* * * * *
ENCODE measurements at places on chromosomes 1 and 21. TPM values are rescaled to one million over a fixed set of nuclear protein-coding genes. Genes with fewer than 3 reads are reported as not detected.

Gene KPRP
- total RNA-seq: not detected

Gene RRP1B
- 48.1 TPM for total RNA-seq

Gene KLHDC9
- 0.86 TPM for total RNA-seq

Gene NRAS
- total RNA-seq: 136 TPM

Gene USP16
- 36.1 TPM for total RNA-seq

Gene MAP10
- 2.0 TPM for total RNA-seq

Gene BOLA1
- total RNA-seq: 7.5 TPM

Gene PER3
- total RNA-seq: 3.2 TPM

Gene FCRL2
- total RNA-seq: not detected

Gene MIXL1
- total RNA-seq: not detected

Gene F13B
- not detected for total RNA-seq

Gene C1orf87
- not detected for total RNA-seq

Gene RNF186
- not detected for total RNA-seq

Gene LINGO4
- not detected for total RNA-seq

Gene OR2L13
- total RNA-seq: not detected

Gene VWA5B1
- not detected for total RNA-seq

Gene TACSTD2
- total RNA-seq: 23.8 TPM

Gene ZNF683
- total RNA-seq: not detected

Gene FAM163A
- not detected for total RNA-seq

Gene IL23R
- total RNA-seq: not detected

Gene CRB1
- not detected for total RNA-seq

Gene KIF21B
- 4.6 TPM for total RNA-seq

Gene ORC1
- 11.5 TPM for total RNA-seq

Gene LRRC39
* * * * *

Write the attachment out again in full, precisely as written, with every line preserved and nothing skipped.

ENCODE measurements at places on chromosomes 1 and 21. TPM values are rescaled to one million over a fixed set of nuclear protein-coding genes. Genes with fewer than 3 reads are reported as not detected.

Gene KPRP
- total RNA-seq: not detected

Gene RRP1B
- 48.1 TPM for total RNA-seq

Gene KLHDC9
- 0.86 TPM for total RNA-seq

Gene NRAS
- total RNA-seq: 136 TPM

Gene USP16
- 36.1 TPM for total RNA-seq

Gene MAP10
- 2.0 TPM for total RNA-seq

Gene BOLA1
- total RNA-seq: 7.5 TPM

Gene PER3
- total RNA-seq: 3.2 TPM

Gene FCRL2
- total RNA-seq: not detected

Gene MIXL1
- total RNA-seq: not detected

Gene F13B
- not detected for total RNA-seq

Gene C1orf87
- not detected for total RNA-seq

Gene RNF186
- not detected for total RNA-seq

Gene LINGO4
- not detected for total RNA-seq

Gene OR2L13
- total RNA-seq: not detected

Gene VWA5B1
- not detected for total RNA-seq

Gene TACSTD2
- total RNA-seq: 23.8 TPM

Gene ZNF683
- total RNA-seq: not detected

Gene FAM163A
- not detected for total RNA-seq

Gene IL23R
- total RNA-seq: not detected

Gene CRB1
- not detected for total RNA-seq

Gene KIF21B
- 4.6 TPM for total RNA-seq

Gene ORC1
- 11.5 TPM for total RNA-seq

Gene LRRC39